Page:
The Mayo County Council was left with a €500,000 bill for repair works to water and sewerage systems in the county following the severe weather over the Christmas period. The extent of the work the council had to do in emergency repairs and the costs involved was revealed at a Water Supply and Sewerage SPC this week, by Conrad Harley, acting senior engineer with Mayo County Council.
Mr Healy told the meeting that Mayo County Council on average produces 60 million litres of water a day, with 30 million litres coming from Lough Mask each day. That water supplies 33,000 private households and 10,000 non domestic customers in the county. At the coldest point during the cold snap the temperature dropped to -16 degrees causing a very deep frost, and on December 27. We witnessed a 26 degree swing in temperatures which saw a number of problems arise, the most dramatic of them occurring in Achill where consumption levels jumped by 150 per cent.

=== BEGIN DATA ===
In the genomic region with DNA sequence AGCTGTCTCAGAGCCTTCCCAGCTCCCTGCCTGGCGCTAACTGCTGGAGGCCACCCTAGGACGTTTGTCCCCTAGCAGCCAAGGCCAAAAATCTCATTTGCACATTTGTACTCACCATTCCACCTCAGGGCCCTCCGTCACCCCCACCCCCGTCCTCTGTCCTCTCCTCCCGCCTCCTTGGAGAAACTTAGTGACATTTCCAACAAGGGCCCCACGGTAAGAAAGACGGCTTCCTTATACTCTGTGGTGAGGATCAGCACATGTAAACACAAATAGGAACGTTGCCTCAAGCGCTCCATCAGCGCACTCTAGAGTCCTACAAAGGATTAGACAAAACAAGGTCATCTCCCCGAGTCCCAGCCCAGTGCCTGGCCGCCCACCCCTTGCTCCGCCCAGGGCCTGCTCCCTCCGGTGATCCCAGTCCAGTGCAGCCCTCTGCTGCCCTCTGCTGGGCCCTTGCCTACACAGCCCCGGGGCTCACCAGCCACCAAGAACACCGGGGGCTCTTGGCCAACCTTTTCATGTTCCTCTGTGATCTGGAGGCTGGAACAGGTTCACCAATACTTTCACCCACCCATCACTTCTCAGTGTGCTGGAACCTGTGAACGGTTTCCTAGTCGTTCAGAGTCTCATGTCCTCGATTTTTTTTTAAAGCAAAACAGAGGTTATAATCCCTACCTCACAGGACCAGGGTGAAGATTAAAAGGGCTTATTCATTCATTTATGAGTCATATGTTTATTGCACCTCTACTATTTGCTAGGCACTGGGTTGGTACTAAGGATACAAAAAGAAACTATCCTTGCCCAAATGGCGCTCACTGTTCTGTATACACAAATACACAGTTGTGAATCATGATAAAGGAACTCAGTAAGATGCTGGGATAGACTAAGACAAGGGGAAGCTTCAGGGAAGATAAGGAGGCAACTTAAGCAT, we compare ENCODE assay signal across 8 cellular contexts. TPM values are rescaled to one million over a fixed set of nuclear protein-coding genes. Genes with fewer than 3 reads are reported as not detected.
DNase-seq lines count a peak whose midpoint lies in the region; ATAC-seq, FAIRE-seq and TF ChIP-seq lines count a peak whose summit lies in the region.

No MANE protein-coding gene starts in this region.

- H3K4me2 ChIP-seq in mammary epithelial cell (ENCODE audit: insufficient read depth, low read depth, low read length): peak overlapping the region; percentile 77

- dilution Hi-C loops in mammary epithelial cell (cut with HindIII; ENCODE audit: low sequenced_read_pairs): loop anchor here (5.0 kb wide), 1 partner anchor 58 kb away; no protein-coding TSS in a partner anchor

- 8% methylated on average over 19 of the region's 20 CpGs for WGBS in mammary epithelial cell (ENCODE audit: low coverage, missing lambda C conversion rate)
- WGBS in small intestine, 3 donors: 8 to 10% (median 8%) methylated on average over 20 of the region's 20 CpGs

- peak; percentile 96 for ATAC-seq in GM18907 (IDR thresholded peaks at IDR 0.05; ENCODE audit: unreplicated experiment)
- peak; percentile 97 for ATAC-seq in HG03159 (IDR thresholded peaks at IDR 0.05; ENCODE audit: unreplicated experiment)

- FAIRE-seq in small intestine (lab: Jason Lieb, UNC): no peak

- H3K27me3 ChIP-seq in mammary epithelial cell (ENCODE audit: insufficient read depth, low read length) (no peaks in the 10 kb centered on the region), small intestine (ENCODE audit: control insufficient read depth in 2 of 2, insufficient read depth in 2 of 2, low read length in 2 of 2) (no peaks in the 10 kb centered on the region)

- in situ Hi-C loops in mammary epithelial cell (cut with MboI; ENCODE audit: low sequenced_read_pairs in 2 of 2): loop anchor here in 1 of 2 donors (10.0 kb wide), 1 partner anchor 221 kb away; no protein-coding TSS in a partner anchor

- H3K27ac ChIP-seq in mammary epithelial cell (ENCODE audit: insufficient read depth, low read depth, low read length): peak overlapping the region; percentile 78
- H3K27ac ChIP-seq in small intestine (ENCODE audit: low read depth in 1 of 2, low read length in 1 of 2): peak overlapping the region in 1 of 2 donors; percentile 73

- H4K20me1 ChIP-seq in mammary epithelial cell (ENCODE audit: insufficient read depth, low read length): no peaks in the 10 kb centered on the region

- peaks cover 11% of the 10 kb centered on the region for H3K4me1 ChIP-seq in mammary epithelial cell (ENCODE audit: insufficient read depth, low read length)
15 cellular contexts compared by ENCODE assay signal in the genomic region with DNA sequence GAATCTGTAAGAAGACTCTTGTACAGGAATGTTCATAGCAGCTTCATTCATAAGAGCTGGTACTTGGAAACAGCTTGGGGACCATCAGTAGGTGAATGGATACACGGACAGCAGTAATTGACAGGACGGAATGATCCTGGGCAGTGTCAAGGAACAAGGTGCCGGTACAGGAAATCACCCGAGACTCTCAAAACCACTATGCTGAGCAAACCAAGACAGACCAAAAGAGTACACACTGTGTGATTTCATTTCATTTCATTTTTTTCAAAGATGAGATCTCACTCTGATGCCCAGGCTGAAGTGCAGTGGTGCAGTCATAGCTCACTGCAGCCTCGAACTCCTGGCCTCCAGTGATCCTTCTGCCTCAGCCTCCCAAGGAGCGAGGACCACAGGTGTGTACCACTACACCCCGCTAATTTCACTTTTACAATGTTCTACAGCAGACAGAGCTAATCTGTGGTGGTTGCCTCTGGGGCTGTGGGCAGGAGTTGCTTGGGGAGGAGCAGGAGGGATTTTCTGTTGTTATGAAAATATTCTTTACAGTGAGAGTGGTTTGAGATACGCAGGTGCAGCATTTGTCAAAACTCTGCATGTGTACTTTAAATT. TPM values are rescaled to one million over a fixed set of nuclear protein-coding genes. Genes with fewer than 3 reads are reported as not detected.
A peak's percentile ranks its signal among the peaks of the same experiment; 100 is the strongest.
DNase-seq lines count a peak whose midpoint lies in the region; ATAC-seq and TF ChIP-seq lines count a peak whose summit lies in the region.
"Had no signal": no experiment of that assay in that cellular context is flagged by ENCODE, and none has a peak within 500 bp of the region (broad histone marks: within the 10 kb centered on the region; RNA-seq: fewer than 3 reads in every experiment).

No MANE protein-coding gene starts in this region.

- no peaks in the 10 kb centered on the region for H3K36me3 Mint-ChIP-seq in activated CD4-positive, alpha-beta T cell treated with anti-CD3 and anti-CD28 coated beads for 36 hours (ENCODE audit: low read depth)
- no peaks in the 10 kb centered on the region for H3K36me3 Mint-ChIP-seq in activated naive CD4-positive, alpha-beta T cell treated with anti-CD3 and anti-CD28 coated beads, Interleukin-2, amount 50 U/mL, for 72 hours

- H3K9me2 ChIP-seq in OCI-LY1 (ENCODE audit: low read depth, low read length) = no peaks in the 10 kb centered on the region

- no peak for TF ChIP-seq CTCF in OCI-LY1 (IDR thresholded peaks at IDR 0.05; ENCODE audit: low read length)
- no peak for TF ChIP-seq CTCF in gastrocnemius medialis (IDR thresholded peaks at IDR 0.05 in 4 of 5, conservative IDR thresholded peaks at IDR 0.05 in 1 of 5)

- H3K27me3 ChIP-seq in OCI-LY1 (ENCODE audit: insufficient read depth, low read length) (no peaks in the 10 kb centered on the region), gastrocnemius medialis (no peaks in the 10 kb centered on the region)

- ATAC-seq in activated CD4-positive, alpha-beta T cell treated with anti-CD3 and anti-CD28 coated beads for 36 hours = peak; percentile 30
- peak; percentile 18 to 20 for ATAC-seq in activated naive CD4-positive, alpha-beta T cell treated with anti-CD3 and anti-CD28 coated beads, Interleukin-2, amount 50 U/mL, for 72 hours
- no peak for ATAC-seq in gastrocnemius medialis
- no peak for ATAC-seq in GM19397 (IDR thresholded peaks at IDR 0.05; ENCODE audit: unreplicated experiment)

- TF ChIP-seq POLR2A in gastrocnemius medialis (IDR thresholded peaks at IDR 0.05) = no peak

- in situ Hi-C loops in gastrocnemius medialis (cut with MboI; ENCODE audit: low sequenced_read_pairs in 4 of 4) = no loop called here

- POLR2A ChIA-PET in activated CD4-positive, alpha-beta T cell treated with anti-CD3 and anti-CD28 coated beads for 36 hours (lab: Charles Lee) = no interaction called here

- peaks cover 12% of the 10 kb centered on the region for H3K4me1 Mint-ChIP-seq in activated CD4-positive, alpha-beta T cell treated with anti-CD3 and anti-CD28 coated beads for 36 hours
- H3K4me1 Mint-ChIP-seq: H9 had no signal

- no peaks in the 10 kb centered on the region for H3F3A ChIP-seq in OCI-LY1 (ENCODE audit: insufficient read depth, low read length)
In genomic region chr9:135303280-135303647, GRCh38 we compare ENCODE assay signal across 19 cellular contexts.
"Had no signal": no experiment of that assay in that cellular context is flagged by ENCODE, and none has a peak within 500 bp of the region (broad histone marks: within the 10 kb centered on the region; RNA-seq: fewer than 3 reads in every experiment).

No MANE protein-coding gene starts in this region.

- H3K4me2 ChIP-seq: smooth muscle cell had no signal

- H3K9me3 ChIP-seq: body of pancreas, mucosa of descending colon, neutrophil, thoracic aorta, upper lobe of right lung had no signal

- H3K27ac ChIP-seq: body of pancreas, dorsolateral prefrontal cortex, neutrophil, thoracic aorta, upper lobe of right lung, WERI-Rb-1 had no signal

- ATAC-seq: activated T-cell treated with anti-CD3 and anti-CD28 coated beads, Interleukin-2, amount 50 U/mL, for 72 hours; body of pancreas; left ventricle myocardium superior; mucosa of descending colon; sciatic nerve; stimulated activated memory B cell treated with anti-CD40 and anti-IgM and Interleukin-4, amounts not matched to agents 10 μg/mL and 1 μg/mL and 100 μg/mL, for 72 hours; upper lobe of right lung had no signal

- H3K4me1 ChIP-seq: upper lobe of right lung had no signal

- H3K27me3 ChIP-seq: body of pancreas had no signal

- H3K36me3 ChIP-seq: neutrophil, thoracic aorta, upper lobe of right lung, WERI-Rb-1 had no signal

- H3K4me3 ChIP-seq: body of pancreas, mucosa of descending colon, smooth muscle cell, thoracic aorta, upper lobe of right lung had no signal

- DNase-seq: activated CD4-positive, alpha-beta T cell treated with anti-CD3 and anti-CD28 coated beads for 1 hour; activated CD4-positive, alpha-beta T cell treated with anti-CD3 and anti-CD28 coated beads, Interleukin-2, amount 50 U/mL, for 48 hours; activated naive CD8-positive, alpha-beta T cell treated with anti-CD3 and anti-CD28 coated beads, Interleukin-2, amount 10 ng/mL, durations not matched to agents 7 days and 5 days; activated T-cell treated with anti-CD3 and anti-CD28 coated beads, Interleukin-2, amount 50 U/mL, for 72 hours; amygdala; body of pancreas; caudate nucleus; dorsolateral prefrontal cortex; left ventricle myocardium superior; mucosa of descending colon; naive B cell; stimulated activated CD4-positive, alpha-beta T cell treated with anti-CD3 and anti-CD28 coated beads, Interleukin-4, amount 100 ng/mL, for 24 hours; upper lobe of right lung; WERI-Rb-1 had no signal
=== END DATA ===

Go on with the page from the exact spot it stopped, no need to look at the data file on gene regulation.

Mr Healy explained the council had to deal with 30 major bursts on the public network, repairs to 600 water control units, and more than 1,000 leaks around the county. The biggest burst the council had to fix occurred on January 27 at around 6am in Partry on a pipe from the Lough Mask line which was feeding into the main arterial line into Castlebar, and in the six hours it took to fix it and get it under control seven million litres of water was lost.
Mr Healy told the meeting that by January 1 the council had all of the problems around the county well under control, however he said it would be another four to six weeks before the water supply levels would be back to where they were before the severe weather. Mr Healy told the meeting the council had submitted a claim to the Department of Environment for the €500,000 it had to spend and was waiting to hear from the department.